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WAWERU: Let’s master English and tell our story

Thursday June 9 2016

From left: Kenya School of Law CEO P.L.O. Lumumba, John Kageche, Learning and Testing Services CEO Kuda Nhiwatiwa and Education Testing Services executive director for strategy and business growth Gerben Van Lent in a panel discussion at a conference on English and communication at Strathmore University on May 19, 2016. The conference aimed to come up with standards of English certification. PHOTO | JEFF ANGOTE | NATION MEDIA GROUP

From left, Kenya School of Law CEO P.L.O. Lumumba, John Kageche, Learning and Testing Services CEO Kuda Nhiwatiwa and Education Testing Services executive director for strategy and business growth Gerben Van Lent in a panel discussion at a conference on English and communication at Strathmore University on May 19, 2016. The conference aimed to come up with standards of English certification. PHOTO | JEFF ANGOTE | NATION MEDIA GROUP 

DAVID WAWERU
By DAVID WAWERU
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Nodding while listening to someone speak is a common sign of agreement or understanding during a conversation. It is also true that it can be an indication that communication is not happening.

You may have observed a person whose command of the English language is not good nod continually and comically when in a conversation with a native speaker. Not understanding fully what is being said, they overcompensate by nodding and agreeing continually.

The incessant nodding communicates the wrong message — it makes the person appear subservient and without an opinion. They may have a lot to say, but in a classic case of communication breakdown, only a one-sided conversation takes place.

Is English important for Kenya and Kenyans? Why does it matter whether we have a command of the language that many consider to be our colonisers’, one that we often state “came by ship” and is therefore not ours?

We know that Swahili and our local languages matter because they are part of our identity. Mostly, they roll off our tongues better and allow us to be ourselves. What about English? Can we just throw it to the winds once and be done with it?

Strathmore University recently hosted a conference on English for effective communication. I consider this an excellent time to ponder the importance of English in communication from the perspective of a publisher and lover of books.

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English is the most commonly spoken language in the world. While there are more native speakers of Mandarin, English is spoken by a much more diverse segment of the world’s population. Therefore, writing in English enables one to communicate to a more diverse audience than any other language in the world.

Yet many of us struggle with the language, which we feel is borrowed. Little wonder then that the results of the English composition exam were the worst of all the subjects in the KCPE exams last year, with a mean score of 41.38 per cent.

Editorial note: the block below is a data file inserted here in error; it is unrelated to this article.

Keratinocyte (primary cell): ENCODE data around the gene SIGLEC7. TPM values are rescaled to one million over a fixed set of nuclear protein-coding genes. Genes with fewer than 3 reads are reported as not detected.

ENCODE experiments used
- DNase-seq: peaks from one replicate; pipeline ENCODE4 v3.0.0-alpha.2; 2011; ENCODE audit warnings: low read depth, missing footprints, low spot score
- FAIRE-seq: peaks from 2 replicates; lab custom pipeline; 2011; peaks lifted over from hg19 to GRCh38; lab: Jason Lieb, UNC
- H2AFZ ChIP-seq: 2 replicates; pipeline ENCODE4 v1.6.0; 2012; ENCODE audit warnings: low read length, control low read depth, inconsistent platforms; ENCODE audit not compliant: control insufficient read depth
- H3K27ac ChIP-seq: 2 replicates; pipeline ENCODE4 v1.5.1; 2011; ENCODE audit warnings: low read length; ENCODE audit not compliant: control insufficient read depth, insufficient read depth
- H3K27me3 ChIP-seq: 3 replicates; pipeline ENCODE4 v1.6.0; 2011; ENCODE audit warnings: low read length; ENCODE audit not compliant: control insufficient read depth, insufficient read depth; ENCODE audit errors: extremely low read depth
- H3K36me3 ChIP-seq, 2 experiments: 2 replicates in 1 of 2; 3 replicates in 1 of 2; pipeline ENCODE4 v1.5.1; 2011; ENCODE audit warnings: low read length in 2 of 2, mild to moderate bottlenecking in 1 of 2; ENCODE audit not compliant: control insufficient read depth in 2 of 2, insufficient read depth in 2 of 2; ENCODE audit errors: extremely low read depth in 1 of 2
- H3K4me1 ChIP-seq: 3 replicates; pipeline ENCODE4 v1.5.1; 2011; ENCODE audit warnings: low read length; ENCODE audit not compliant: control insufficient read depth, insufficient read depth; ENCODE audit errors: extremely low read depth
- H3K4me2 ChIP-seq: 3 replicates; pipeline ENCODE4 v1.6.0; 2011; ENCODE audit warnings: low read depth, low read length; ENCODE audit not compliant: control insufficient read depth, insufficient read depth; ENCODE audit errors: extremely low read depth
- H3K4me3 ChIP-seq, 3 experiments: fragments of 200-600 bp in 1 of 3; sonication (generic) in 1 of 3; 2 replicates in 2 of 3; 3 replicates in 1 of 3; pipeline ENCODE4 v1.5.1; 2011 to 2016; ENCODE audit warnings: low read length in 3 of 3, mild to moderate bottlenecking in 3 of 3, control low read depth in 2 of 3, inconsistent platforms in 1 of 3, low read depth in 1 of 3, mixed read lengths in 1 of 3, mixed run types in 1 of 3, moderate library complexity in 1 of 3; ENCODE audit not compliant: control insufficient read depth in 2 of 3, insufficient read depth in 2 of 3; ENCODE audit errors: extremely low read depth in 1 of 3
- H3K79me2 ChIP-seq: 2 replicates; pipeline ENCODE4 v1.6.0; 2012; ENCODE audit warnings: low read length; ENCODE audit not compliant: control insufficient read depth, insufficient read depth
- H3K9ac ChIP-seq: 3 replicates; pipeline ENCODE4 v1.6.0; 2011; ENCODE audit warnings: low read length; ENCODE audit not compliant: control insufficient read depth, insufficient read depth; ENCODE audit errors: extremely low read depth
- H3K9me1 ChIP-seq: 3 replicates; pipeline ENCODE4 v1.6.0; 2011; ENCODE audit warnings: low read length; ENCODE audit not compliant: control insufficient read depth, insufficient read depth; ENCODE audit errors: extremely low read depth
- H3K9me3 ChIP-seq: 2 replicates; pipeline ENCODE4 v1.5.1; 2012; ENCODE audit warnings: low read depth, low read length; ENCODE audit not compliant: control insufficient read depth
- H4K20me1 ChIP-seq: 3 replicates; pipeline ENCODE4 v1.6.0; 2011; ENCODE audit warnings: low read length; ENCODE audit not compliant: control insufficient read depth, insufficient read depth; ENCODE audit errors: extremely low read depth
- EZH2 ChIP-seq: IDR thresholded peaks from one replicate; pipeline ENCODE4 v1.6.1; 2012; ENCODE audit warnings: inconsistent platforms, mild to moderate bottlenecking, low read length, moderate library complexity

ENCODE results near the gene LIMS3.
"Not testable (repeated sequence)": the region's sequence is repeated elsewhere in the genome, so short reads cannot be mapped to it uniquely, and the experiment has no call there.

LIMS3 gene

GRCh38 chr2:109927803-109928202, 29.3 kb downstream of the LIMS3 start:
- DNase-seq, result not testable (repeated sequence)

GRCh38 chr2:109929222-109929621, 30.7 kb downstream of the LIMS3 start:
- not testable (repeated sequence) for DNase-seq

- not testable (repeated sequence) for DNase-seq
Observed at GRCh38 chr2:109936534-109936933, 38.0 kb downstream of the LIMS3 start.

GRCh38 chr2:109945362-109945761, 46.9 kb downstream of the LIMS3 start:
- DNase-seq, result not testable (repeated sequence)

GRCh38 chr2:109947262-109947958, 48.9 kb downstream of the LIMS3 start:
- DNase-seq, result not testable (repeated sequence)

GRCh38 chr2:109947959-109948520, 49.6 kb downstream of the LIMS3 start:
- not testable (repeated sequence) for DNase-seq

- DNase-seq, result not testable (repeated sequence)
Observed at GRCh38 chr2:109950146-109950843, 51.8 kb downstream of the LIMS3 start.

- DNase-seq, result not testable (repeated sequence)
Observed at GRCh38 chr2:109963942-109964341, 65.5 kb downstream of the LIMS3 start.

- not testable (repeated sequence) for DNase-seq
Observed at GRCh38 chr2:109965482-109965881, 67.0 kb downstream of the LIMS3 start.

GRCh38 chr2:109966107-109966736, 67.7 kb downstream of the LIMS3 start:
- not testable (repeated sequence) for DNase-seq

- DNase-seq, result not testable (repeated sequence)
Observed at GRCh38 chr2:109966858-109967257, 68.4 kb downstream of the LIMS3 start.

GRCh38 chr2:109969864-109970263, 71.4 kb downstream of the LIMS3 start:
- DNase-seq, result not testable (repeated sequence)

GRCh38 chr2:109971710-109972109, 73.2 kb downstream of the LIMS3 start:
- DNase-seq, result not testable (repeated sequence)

Who owns the English language? The British may seem to be the obvious owners. Yet English was first brought to Britain by Germanic tribes in the fifth century. This original language has changed so much that no modern-day English speaker would recognise.

All may rightly lay claim to the English language. English is the most powerful communication tool and, therefore, a real asset to all who use it. If we write in our local languages, we will communicate with thousands of people. In Swahili we may communicate with millions of people, most of them in our region and continent. But writing in English, we have the potential to communicate with more than 1.5 billion people globally.

Books are the means by which we travel, without ever leaving our homes, and understand the world. Books are the means by which we listen to the world — to the perspectives of others and widen our own. Books are a remarkable opportunity to speak to the world and make ourselves understood.

It has been said, perhaps too often, that we do not have a reading culture, that Kenyans do not read, do not buy books. We certainly do not have a writing culture. We are unlikely to achieve a writing culture without a reading culture, and we are unlikely to achieve either unless we can find our voice.

I believe that we shall only find our voice when we own the language we write in and become confident in it. Until we own the language, our writing will be stilted, pretentious.

How can we own English? First we must master the language, then we must make it our own. We are at a distinct advantage. The average Kenyan speaks two or three languages. Because we are multilingual, we have the ability to use language in interesting and creative ways.

With regard to writing English, it has been said that you have to learn the rules first before you can break them. An excellent example is Chinua Achebe’s short story, "A Civil Peace".

Jonathan Iwegbu, the protagonist, is happy to have come through the civil war “with five inestimable blessings—his head, his wife Maria’s head, and the heads of three out of their four children”. This and other eventualities lead him to the conclusion that “nothing puzzles God”!

The use of English here is so tangibly flavourful, it is obviously a story crafted by a master of the language who has earned the right to spice it up.

Kenya has stories to tell that are unique and important. The sooner we as writers can embrace English as our own language, the sooner our stories will be told.

Mr Waweru is CEO of WordAlive Publishers; [email protected]

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